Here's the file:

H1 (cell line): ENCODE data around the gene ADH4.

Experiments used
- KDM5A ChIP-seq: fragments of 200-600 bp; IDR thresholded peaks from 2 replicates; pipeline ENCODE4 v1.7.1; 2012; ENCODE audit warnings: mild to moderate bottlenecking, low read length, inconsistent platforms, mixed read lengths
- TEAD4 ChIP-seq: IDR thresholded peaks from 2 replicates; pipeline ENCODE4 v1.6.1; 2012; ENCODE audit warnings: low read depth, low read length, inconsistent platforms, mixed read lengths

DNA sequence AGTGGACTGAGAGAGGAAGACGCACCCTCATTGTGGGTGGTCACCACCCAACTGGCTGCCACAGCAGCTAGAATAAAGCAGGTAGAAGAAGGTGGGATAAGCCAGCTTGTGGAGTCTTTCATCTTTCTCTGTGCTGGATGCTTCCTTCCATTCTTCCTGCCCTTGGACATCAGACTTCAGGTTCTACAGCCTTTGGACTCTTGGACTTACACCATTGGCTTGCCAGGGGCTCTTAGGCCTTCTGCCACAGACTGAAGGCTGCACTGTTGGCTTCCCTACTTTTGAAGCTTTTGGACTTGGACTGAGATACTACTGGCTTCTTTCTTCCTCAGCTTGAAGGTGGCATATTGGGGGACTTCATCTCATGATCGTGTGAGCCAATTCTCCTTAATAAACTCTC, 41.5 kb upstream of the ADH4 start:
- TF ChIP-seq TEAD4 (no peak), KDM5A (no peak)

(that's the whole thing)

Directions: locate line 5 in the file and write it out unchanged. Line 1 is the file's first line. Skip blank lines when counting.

DNA sequence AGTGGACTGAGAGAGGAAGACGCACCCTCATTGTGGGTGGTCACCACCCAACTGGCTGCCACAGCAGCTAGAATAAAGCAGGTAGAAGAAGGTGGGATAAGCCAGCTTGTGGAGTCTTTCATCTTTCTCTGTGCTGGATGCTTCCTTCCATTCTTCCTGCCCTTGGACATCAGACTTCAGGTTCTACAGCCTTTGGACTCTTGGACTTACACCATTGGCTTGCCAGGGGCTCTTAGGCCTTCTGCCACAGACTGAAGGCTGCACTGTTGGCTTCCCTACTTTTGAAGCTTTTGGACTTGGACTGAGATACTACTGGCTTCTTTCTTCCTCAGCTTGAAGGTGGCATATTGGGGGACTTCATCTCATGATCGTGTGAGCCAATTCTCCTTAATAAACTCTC, 41.5 kb upstream of the ADH4 start: